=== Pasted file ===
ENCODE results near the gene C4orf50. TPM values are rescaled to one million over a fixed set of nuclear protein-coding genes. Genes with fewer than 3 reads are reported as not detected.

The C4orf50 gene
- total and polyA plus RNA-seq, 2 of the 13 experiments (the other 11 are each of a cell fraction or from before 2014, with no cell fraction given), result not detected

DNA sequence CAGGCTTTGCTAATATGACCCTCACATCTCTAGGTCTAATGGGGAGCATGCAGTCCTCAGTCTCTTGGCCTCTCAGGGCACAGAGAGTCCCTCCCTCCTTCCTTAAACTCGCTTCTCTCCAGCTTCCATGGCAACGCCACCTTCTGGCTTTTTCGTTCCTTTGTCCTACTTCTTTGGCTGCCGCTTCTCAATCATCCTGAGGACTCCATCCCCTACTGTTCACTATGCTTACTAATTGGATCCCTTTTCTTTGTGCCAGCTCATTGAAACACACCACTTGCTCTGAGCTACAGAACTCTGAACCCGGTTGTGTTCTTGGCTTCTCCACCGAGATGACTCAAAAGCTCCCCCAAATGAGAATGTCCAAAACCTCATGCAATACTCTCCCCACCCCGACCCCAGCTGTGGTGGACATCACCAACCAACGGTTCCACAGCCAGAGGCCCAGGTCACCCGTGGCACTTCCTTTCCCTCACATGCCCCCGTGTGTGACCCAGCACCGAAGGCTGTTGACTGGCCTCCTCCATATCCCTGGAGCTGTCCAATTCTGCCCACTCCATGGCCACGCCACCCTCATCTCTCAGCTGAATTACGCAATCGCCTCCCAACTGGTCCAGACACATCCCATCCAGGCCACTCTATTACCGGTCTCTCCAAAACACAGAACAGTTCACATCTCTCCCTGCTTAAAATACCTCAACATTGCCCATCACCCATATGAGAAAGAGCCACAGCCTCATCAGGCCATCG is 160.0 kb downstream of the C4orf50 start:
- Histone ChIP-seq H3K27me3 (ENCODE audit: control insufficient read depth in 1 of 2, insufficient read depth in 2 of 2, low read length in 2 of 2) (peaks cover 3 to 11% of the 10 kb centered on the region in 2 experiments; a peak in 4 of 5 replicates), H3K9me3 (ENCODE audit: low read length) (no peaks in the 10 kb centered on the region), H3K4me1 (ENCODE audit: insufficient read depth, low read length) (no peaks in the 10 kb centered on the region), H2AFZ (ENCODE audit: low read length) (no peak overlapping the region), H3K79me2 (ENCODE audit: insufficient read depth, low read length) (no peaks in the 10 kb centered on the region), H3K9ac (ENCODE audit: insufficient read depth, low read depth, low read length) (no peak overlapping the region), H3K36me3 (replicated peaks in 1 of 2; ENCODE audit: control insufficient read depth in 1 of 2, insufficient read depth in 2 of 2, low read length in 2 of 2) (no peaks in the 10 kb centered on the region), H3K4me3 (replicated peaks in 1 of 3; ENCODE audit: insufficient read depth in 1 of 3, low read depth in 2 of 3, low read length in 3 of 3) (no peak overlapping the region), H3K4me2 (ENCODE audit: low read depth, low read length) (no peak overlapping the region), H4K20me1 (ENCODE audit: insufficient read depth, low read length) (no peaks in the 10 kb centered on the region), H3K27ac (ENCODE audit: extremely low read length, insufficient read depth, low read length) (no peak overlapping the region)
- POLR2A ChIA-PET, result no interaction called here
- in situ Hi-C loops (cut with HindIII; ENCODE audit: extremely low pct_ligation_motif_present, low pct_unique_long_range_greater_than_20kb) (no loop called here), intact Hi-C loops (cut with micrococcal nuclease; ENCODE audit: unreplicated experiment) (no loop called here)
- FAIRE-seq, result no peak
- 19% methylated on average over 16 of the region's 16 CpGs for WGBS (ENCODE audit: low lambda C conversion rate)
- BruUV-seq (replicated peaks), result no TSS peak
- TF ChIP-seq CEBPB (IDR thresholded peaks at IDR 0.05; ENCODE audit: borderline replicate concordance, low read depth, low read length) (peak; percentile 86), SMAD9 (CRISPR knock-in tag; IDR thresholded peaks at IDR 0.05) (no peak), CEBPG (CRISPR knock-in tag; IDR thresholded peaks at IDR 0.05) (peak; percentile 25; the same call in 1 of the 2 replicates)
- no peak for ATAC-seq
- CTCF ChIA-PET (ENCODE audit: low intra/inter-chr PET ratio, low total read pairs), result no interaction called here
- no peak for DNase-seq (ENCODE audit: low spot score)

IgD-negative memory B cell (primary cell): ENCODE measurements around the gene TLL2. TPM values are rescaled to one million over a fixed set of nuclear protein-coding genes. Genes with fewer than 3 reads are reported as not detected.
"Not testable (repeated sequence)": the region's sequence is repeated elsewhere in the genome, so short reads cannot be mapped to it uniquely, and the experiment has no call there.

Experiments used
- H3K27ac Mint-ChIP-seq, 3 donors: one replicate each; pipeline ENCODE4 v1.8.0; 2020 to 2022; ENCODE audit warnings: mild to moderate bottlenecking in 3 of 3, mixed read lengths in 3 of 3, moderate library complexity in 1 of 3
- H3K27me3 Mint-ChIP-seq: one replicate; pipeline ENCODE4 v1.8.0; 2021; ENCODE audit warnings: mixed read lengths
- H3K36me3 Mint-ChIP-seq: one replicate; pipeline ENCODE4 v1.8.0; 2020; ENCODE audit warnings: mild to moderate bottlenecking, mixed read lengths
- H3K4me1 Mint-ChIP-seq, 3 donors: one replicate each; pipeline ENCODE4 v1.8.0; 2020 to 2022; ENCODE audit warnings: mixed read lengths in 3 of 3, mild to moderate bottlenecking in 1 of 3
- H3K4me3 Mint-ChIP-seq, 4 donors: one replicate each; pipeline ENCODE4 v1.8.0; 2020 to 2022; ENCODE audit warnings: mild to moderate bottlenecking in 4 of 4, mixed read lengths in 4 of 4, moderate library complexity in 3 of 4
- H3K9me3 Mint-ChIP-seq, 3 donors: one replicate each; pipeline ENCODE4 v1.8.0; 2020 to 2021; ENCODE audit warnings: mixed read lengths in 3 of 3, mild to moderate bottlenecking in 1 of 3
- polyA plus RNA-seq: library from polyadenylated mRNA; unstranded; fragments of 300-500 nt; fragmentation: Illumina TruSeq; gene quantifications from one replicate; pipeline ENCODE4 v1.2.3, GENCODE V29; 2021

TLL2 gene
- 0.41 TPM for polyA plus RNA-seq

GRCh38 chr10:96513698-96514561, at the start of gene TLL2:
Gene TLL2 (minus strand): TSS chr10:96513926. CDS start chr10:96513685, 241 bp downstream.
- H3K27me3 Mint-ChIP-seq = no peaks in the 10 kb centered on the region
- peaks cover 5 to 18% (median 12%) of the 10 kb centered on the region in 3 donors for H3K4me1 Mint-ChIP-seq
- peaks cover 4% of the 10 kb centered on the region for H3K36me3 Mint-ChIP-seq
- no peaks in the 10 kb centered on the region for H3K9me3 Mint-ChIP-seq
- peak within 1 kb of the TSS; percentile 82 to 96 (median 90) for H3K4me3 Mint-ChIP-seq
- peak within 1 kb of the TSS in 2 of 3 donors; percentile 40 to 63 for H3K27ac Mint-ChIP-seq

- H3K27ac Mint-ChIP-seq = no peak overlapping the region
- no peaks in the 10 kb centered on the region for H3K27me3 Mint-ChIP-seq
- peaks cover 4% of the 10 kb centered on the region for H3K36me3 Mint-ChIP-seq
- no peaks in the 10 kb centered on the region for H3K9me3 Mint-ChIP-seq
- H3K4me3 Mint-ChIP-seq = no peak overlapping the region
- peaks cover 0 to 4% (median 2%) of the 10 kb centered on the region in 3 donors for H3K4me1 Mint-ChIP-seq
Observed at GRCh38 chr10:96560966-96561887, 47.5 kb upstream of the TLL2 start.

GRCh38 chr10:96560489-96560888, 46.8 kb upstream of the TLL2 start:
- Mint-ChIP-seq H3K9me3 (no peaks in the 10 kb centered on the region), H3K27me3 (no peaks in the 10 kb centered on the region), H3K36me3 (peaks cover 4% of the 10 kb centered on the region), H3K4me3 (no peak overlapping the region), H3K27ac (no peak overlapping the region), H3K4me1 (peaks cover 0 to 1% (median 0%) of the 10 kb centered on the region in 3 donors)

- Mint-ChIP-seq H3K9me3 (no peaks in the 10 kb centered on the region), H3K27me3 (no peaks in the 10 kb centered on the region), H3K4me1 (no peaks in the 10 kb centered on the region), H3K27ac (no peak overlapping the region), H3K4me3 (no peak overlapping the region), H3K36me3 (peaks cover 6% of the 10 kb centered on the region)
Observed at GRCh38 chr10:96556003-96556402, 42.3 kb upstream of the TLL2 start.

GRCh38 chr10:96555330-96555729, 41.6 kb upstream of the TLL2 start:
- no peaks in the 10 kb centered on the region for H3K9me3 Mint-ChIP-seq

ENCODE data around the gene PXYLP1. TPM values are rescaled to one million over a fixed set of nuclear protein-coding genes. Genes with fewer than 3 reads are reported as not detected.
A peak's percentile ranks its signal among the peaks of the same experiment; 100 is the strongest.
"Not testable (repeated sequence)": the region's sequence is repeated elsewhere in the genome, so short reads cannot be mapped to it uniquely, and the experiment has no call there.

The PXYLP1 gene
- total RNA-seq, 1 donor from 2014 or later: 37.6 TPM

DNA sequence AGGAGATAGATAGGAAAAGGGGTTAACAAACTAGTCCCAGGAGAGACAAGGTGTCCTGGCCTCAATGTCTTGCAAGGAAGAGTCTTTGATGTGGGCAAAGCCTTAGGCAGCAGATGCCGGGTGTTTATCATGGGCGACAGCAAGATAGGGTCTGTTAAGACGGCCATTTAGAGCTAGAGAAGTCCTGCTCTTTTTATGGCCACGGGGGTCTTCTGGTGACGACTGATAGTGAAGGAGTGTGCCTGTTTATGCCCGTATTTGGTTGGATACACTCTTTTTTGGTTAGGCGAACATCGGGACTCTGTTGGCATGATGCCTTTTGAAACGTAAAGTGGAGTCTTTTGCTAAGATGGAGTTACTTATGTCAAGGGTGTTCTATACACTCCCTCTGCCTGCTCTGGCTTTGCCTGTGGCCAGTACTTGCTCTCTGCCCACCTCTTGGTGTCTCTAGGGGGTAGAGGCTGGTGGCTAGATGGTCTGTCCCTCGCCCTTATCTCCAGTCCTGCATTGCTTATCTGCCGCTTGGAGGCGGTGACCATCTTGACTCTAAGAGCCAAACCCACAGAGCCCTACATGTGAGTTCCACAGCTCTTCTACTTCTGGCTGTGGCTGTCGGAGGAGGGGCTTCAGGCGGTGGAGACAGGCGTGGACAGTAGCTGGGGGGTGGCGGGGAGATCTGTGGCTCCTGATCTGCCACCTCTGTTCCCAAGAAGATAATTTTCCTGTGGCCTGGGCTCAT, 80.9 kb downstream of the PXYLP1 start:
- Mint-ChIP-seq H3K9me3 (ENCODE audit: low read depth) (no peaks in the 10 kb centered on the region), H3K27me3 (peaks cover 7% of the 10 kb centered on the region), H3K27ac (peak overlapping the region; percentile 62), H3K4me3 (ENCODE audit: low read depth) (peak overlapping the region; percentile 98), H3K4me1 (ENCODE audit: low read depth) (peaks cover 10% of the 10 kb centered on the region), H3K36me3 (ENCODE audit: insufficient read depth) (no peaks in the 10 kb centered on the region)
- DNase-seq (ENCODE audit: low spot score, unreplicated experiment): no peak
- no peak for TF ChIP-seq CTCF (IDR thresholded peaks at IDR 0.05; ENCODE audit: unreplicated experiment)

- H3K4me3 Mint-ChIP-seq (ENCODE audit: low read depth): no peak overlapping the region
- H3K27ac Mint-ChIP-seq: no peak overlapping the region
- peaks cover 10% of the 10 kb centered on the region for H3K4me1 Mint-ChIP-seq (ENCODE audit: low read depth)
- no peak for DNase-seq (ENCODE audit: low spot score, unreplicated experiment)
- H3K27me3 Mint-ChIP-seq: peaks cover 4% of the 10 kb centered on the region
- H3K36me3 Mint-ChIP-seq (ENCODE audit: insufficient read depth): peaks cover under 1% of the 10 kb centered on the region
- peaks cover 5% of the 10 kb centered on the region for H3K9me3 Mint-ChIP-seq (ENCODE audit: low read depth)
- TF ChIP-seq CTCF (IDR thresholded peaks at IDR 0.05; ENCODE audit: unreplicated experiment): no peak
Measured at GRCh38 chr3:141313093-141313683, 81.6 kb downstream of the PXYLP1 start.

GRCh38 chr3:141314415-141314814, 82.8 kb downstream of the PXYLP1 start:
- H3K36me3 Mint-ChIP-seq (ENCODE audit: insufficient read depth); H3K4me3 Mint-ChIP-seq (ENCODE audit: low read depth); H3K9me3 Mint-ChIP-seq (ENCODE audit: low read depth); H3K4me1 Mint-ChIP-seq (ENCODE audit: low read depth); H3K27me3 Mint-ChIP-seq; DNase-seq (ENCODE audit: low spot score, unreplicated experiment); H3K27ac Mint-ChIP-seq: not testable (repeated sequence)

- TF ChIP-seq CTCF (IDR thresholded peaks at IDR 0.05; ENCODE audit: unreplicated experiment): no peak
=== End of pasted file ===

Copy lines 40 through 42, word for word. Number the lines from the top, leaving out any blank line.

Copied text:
- peaks cover 0 to 4% (median 2%) of the 10 kb centered on the region in 3 donors for H3K4me1 Mint-ChIP-seq
Observed at GRCh38 chr10:96560966-96561887, 47.5 kb upstream of the TLL2 start.

GRCh38 chr10:96560489-96560888, 46.8 kb upstream of the TLL2 start: